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A Quebec Town Is Changing Its Name Because It Has "Unfortunate Connotations"

Several companies reportedly withdrew business from the town after learning its name.
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Asbestos, Quebec Plans Will Change Names Due To "Unfortunate Connotations"

The Mayor of one small town in Quebec is taking action to change the its unusual name after he claims the area has suffered from years of “unfortunate connotations” and “negative perceptions.” Now, the town of Asbestos has big plans to change its name, and the process is expected to cost upwards of $100,000.

Officials in Asbestos have confirmed that they’re exploring new titles for the community after the area’s name has caused "nothing but trouble” for the people who live there.

Mayor Hugues Grimard has committed to a $100,000 name change in order to avoid having the association with the mineral, asbestos, which has been linked to several types of cancer. 

"There is really a negative perception around asbestos," Grimard told CBC News, "We have lost many businesses that don't want to establish themselves here because of the name."

While discussions of a modification have been brewing for several years, officials initially attempted to improve the town’s image with new slogans and colours, sadly to no avail.

"Asbestos" does have some historical significance, as it is home to the Jeffrey mine, which was once the world's largest asbestos mine and the area's largest employer.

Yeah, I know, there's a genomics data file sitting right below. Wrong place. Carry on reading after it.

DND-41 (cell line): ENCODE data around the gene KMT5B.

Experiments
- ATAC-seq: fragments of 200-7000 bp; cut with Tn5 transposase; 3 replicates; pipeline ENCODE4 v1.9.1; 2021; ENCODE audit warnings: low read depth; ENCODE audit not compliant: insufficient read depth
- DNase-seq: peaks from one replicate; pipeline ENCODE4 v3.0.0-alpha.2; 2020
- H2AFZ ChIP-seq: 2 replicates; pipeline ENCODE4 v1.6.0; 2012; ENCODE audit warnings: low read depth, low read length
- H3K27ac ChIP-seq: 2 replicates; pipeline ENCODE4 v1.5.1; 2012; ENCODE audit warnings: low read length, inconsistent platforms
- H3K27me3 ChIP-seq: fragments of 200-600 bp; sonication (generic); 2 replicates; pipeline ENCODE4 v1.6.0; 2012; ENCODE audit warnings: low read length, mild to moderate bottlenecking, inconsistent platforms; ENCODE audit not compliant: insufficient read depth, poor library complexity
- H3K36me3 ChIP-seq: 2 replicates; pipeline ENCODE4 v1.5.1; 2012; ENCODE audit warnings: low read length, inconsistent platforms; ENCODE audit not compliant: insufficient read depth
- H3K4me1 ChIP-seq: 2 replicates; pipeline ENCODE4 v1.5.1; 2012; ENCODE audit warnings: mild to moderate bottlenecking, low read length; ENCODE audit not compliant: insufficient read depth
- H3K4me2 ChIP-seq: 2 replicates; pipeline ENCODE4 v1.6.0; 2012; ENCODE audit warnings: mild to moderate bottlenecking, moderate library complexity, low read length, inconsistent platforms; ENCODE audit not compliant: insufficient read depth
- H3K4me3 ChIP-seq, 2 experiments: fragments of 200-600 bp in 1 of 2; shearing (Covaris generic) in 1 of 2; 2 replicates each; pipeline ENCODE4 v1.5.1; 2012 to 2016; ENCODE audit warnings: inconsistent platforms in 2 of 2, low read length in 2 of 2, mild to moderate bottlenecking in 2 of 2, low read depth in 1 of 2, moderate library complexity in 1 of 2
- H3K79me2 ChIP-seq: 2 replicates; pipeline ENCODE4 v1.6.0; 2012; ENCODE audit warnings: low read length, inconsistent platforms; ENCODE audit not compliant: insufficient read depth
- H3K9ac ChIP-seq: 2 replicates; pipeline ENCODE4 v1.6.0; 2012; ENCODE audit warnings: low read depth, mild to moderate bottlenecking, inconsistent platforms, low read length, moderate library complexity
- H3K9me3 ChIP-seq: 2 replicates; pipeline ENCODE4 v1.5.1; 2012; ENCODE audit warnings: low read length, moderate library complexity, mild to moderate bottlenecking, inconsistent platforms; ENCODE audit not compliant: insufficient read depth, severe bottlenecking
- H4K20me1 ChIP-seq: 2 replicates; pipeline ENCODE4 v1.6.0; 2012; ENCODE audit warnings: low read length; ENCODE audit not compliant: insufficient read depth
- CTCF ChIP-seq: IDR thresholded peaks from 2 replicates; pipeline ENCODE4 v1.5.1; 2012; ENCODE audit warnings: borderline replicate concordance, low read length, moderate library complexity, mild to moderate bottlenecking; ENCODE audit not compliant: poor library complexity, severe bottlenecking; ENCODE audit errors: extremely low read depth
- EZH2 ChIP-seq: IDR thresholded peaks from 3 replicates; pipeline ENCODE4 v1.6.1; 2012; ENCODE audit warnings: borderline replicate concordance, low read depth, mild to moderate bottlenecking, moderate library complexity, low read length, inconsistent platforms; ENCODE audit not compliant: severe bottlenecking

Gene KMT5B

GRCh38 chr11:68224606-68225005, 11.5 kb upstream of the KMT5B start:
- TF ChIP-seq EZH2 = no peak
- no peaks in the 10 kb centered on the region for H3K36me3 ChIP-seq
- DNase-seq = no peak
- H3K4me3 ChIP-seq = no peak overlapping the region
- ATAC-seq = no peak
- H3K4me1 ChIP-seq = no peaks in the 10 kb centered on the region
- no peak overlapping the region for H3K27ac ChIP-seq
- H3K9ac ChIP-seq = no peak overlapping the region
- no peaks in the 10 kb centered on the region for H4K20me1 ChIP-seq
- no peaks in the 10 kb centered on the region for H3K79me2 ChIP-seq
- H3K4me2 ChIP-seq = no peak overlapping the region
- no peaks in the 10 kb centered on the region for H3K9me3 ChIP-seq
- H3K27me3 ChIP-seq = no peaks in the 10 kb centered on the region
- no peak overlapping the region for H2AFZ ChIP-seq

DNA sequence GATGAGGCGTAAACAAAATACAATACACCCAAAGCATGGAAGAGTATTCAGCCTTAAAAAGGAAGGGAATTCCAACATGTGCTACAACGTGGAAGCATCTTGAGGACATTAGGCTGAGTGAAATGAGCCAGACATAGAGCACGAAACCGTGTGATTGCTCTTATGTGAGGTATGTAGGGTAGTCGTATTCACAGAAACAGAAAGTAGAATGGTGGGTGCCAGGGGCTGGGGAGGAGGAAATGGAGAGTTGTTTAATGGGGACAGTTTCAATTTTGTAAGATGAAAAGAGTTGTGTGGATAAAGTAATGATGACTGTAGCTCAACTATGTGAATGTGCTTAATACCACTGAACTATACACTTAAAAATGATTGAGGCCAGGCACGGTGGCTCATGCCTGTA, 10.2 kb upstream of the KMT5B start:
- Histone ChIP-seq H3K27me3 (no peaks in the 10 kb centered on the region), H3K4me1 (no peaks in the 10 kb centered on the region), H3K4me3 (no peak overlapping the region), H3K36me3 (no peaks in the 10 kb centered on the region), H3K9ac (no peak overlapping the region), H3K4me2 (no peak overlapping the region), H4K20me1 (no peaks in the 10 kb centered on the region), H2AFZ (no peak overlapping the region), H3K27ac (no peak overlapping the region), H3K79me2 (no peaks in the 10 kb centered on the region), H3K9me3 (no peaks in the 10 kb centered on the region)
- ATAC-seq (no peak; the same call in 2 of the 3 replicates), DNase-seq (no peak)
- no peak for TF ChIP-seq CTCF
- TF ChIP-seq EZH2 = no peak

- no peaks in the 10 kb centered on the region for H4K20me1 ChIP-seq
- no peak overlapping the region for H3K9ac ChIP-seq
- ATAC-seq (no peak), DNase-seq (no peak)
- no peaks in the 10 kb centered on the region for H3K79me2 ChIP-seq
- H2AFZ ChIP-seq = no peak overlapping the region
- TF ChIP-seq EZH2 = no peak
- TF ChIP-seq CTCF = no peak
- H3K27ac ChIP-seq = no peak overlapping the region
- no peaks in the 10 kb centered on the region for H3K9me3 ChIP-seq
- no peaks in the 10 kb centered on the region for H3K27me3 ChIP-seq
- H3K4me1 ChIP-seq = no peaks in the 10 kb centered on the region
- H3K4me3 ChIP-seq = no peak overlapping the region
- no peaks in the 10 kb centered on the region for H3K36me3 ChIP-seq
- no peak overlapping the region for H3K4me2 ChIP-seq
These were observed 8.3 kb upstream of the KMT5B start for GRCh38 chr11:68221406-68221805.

In the 1900s it emerged that the mineral was actually a dangerous health hazard and it increasingly became associated with serious lung conditions and cancer.

The World Health Organization says the inhalation of asbestos fibres causes lung cancer, mesothelioma, and other diseases, and it has killed tens of thousands of people.

Canada banned the toxic mineral in December 2018.

"As the word 'asbestos' does not have a good connotation, particularly in English-speaking circles," the city's news release stated.

While it will cost $100,000 to go through with the name change, the Mayor believes the benefits outweigh the costs.

“I think people will understand the necessity of this if we want to further our development,” said Grimard.

To find the town’s new name, Grimard is open to suggestions and is asking residents to submit their ideas.

A range of alternatives has already been suggested by locals, ranging from the serious to the hilarious.

Suggestions included Ville des Trois-Lacs, Nobestos, Amianteville, Asbestos 2.0, and Poumontousse (a play on the French words for lung and cough).

Grimard confirmed that the new name will be revealed in early 2020.

You can discover more of Canada's most ridiculously Canadian town names by clicking here.

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